Time lost due to injuries and operations has a great impact on sportsmen and the absence from their teams may impact on their position in their teams and their income. One should tailor the treatment and permission to return (given by the surgeon and rehab team) optimal consideration.
It has been my observation that often blanket rules are applied without knowledge or attention to the exact patho-anatomy of the specific injury or operation

For each different injury and operation different rules would apply. In a short series of these blogs we will examine the different injuries, their management and when players could be allowed to return to their previous activity levels. In most injuries the following has to be taken into account:

1. Have the damaged structures healed to be able to sustain the demands of the particular sport?

2. Has the flexibility, co-ordination and muscle strength returned to the previous level?

Once these criteria are satisfied the player can usually be returned to his full sporting activity.

In the following few blogs the different injuries will be examined and the surgical procedures used in some of them will be mentioned with guidelines as far as return to play are concerned.

Of particular interest to me has been the concept of “accelerated rehab” for professional rugby players and that will be addressed in this series


About Joe de Beer

I am an orthopedic shoulder specialist. I am passionate to share tools and information with people to empower them to manage their shoulder problems successfully with the least intervention
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  1. Rozanne Schreiber says:

    Dr De Beer. as we look at the return to play after any injury we as physiotherapist also need to adress not just muscle strenght but muscle endurance. Stabilizers (local and global) function in an endurance component and are of utmost importance for stability. We also need to focus that stabilizers must be active in all ranges of motions and that include the scapula stabilizers and the rotator cuff. like you said that co-ordination is important but propoiception and correct sequence of muscle activation and control are also critical. If we look at control we look at endurance rather than strenght and thats the role of stabilizers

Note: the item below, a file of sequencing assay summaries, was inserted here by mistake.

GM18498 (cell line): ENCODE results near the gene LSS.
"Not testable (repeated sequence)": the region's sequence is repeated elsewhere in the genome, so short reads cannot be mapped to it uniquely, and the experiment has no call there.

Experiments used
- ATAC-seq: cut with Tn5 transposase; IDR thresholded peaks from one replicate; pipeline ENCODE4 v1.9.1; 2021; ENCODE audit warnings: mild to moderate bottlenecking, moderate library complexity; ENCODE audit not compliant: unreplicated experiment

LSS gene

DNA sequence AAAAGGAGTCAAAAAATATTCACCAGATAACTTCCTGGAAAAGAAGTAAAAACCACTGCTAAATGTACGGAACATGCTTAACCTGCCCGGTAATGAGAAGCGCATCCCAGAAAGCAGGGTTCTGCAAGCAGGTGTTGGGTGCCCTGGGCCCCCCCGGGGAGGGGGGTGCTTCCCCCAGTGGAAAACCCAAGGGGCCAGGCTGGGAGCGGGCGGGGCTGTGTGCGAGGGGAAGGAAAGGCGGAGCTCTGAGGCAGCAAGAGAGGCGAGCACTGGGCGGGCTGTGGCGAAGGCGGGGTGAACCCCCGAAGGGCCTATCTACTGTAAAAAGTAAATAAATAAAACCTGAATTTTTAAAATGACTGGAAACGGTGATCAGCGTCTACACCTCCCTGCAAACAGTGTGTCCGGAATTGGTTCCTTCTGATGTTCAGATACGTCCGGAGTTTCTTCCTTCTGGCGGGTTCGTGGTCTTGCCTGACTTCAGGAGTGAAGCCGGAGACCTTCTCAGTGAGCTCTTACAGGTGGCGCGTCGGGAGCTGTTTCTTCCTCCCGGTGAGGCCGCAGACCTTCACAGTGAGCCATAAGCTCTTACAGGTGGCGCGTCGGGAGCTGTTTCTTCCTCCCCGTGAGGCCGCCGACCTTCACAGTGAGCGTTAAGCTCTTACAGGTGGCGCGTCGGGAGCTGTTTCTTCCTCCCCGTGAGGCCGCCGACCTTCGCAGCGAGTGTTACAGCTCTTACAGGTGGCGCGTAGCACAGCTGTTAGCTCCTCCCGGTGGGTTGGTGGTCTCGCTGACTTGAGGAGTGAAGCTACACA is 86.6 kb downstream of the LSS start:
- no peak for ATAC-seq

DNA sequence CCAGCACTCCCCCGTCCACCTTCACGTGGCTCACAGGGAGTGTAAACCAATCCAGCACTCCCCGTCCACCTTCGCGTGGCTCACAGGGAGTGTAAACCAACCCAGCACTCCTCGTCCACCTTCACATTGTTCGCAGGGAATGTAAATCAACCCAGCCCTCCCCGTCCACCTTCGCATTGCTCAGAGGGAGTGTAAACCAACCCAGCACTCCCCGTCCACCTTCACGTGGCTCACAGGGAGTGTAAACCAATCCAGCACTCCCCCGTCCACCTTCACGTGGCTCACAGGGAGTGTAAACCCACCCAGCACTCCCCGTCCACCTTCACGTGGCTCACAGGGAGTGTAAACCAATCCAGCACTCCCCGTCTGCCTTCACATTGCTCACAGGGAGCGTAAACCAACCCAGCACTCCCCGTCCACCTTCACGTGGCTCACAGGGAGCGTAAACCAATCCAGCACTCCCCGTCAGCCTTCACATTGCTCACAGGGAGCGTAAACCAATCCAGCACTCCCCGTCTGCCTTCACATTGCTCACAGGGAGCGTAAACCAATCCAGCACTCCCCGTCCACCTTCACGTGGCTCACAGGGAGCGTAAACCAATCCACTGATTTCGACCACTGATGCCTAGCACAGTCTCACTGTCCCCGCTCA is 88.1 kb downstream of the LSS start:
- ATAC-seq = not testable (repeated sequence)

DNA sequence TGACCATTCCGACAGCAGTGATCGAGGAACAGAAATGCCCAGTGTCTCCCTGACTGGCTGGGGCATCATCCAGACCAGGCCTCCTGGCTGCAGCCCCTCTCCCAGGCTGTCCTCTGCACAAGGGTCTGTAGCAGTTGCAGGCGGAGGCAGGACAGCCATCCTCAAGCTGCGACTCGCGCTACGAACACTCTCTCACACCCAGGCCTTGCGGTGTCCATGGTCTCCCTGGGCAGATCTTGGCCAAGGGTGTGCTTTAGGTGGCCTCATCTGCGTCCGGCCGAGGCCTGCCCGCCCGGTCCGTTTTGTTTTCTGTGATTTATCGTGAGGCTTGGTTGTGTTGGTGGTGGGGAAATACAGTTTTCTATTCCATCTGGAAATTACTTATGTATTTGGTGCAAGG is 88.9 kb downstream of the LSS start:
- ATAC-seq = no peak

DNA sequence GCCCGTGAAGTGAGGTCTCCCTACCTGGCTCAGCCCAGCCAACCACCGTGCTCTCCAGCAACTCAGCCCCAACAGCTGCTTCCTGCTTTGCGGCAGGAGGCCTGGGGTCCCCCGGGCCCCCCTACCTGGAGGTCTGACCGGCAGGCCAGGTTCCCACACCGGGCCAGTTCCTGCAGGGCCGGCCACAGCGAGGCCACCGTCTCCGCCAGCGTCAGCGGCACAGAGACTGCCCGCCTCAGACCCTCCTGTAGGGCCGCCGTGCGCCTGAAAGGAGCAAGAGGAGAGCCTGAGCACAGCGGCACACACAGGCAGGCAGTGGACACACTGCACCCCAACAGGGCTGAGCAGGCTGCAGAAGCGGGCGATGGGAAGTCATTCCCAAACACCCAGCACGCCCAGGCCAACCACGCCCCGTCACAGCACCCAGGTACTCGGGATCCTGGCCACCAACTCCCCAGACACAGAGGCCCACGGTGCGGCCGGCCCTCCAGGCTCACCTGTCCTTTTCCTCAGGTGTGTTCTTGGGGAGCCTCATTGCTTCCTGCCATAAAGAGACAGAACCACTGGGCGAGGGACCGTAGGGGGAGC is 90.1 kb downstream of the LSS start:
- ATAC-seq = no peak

• Joe de Beer says:

      Dear Rozanne,
      I agree with you and that the strength, endurance , balance and proprioreception of the stabilisers and movers around the shoulder are extremely important concerning the return to play. What I would like to point out in the next few blogs are the different aspects for each different injury and operation. There is an important aspect to consider the healing of the repaired structures ( taking into account not only the specific structure repaired but also the surgical technique used) and then the difference for the specific sports ( bowling in cricket has a different demand to the requirement of a shoulder in rugby for example). Thank for your contribution and I hope you will do so again in the future

  2. Joe de Beer says:


    AC subluxations are common in contact sports and probably the most common shoulder injury in the game of rugby. They are also frequently seen in cycling. The injury can vary from a simple sprain (grade 1) to grade 3, 4, or 5, with grade 3 being by far the most common. In these latter injuries the acromioclaovicular and coraco-acromial ligaments are torn. Presently the most accepted management of these injuries is conservative, with initial management by the physiotherapist using ice ultrasound and other pain relieving modalities. What is important to realise is that with an AC joint subluxation there is minimal, if any, damage to the rotator cuff, labrum or any other intra-articular structures. It is therefore, mostly a question of managing the local pain at the AC joint and rehabilitation may be quick within pain limits.
    It must also be realised that the torn ligaments (coracoclavicular and acromioclavicular) heal within a short period of time (mostly within 3 to 4 weeks and as long as these ligaments are not heavily loaded, activities can be allowed soon. Detrimental loading of the healing ligaments would not occur from everyday activities but only with forced inferior traction on the upper limb or a fall on the tip of the shoulder. The management of AC injuries could be with “expert neglect” – as soon as a player has little pain and function (due to the lack of pain) is increasing, supervised return to activities may be allowed. It has been mentioned to me that some players are only allowed to play again after three months or more – that is entirely unnecessary and in the case of a rugby player, lack of tenderness over the area the AC joint can be regarded as a sign for safe return.

    In the next delivery I will deal with return to play after surgical management of these AC joint injuries.

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